During my detention, I was never physically tortured. For the 173 days that I was imprisoned by the SSS, I did not have the privilege of due process of law. So, my accusers were also the inflicters of my punishment. When you are in SSS detention you are quarantined as if you were somebody suffering from smallpox. Nobody speaks to you. You are held incommunicado and you are not even allowed to speak with your jailers. You are not allowed access to any information of any kind. You may not even know where you are in the first place. I believe prison incarceration is better because you will rub shoulders with other inmates.

I was held on the grounds that I was a threat to state security because I worked for a media house that is considered to be "unfriendly." And because I have a certain level of responsibility, I must be equally guilty.

I was asked about things as varied as the illness of Gen. Sani Abacha and our sources for our knowledge. And this becomes rather pathetic considering the fact that the illness of a person like Gen. Abacha is of fundamental importance to the public in view of his position as head of state. And in any other society, it is reported with much interest. In Russia, which is just emerging into an open society, still with rigorous restriction here and there regarding press freedom, the heart operation of President Yeltsin was not a hidden affair. It was reported by the Russian press. But here it becomes a very serious state offense, capable, in the eyes of those who are knowledgeable about state security, of abolishing the Nigerian state – with one stroke of the pen.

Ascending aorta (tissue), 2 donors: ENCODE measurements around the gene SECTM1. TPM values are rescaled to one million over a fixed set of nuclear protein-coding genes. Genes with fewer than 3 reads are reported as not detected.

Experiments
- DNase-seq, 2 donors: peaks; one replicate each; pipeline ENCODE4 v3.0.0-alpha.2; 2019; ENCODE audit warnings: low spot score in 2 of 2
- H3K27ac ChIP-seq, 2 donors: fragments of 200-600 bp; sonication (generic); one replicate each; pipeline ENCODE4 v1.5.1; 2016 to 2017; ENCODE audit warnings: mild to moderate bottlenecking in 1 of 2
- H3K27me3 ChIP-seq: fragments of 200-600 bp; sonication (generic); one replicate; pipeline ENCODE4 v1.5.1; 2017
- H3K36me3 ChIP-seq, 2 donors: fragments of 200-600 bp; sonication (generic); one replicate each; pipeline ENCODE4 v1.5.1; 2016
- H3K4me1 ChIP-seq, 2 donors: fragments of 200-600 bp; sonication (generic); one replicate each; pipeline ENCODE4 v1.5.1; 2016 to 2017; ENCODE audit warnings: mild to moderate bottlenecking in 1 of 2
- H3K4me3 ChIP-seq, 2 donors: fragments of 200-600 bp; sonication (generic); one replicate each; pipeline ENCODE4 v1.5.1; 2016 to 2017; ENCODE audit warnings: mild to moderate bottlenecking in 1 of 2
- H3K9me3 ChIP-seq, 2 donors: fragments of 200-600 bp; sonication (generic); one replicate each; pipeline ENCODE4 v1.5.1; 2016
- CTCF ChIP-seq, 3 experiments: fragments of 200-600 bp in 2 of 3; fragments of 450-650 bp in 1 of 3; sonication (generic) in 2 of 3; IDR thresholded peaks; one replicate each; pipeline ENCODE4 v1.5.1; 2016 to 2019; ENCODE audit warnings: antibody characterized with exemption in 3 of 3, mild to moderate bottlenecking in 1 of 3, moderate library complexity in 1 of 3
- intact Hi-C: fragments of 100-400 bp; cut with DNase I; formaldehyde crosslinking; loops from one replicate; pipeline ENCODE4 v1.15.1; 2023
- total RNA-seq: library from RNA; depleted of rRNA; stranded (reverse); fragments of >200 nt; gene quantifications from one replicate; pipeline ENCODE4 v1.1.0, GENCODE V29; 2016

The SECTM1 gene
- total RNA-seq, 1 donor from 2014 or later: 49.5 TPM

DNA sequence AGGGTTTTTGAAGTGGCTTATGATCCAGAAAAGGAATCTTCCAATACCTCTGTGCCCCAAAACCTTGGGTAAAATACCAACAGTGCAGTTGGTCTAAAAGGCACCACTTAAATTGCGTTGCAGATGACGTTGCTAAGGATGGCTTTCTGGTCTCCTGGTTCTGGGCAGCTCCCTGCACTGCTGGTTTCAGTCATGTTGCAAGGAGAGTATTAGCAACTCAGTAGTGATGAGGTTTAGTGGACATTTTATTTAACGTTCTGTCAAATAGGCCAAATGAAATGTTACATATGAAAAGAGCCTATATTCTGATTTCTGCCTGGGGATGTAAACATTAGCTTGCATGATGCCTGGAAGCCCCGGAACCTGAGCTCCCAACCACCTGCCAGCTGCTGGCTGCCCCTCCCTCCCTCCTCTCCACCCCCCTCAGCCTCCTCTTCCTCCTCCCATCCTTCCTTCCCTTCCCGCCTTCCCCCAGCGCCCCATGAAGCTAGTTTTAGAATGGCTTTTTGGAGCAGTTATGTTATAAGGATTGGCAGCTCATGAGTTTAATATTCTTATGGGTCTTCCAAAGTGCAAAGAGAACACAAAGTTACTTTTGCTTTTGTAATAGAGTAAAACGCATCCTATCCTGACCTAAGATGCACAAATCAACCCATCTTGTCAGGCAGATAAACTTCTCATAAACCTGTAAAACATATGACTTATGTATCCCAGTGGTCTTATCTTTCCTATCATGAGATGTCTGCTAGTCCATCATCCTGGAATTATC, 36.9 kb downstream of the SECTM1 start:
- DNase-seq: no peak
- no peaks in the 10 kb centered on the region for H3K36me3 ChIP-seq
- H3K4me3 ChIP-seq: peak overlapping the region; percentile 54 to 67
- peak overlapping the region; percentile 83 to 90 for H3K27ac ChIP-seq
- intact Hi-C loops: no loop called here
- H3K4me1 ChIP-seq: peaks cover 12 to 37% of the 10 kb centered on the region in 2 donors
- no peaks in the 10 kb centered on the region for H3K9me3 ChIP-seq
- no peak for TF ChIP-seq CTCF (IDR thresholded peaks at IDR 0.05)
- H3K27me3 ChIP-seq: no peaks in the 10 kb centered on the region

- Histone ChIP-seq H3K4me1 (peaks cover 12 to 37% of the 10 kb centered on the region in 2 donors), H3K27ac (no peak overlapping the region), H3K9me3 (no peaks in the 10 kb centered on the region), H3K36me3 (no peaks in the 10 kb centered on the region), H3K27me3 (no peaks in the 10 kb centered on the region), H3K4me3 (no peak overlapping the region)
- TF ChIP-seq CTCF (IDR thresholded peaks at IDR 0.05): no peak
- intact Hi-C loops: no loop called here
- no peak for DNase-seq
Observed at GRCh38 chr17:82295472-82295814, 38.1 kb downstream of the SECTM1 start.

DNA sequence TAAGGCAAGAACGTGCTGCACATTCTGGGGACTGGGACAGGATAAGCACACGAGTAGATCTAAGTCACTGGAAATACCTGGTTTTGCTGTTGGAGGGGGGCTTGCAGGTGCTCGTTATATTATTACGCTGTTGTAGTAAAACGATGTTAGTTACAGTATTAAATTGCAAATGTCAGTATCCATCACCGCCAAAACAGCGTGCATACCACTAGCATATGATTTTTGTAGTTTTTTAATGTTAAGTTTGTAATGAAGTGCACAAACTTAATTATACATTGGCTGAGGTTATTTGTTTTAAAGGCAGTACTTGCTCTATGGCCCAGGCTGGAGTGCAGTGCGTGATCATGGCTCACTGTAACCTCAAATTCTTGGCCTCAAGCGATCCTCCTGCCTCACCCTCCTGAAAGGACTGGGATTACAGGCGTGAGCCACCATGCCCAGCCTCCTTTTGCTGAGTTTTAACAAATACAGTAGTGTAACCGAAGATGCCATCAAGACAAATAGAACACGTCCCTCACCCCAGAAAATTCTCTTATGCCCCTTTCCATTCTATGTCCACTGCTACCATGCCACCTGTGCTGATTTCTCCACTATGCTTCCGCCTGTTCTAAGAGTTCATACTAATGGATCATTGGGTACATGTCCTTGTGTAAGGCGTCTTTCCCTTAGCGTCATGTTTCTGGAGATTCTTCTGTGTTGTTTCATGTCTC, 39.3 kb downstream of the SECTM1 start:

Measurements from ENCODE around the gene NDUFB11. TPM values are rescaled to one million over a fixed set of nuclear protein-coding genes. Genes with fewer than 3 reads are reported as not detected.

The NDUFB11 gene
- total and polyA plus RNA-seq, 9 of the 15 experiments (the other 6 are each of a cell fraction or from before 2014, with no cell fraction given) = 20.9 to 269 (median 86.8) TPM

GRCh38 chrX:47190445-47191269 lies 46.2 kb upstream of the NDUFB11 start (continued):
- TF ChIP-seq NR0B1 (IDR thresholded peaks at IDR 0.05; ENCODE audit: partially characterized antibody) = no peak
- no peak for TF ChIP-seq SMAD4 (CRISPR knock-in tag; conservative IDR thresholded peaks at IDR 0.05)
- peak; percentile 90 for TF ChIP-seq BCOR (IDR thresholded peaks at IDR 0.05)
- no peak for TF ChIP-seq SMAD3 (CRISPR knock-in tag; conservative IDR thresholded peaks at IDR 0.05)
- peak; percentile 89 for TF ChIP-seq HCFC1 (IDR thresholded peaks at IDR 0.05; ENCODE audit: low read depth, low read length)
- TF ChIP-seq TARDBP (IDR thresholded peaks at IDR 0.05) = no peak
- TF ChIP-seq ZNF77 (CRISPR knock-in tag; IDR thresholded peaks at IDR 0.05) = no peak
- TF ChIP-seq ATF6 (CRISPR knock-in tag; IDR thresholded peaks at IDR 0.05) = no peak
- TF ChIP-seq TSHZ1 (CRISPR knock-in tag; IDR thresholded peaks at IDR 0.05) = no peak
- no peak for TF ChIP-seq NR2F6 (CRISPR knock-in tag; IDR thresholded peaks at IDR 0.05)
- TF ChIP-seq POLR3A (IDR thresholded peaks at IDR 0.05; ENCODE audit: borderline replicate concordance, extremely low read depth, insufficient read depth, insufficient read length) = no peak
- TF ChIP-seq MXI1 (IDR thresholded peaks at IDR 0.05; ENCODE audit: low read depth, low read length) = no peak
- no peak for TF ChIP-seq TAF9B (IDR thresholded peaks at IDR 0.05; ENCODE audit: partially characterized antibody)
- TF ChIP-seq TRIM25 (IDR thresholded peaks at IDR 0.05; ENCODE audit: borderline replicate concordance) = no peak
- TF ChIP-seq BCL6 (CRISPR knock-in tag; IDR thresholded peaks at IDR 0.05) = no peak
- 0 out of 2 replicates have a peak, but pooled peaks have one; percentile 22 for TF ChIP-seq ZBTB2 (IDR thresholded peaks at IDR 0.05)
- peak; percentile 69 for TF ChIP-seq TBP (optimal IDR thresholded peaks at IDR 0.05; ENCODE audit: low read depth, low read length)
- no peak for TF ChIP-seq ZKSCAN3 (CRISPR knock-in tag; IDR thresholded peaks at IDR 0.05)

They were also demanding to know who our supporters are. And Tell is a company that has existed for seven years. Any business anywhere in the world is supported by the market system. The dictatorship of the market is, in fact, more severe than the dictatorship of military juntas. But they don't realize this. So if you can survive the harsh economic environment under which the press operates today, you must be financed by foreign embassies. If they know that we collect money from foreign organizations, they should come forward and show the evidence.

My freedom came as a total surprise because in detention, one learns not to rely on such information. But when the prison authorities sent for me, what came to my mind was that I was in for another round of interrogation. They said they had revoked the order under which I was being kept, but they didn't say I was being given my freedom. So they told me to go and pack, and I was given only 30 minutes to comply.

When I arrived at the director's office, he greeted me and said I was free to go. I thought this was a joke. When I was being taken from SSS headquarters in Abuja to prison in February, I was initially told that I had been released. I later learned the opposite from the same director.

Ironically, I had just finished reading [South African President Nelson] Mandela's biography a few weeks before I was arrested. He was a monumental inspiration to me, and when you realize that the man went through this thing for 27 years, you are encouraged. For the first 36 days, I wore the same clothes. I had to beg and plead until they bought me some second-hand shorts and T-shirts, which I could change into and wash my original clothes. I had also lost 10 kilograms in weight.

I learned that if you are in the lion's den and you see how the lion roars, you get used to it. Detention and the fear of detention will become demystified. Detention itself is a demystification of detention. It is a demystification of the power of captivity that they exercise over you. The positive aspect is that you will become stronger in your resistance to the pain and agony of detention. If they realize that you do not break down easily, that is a plus for you.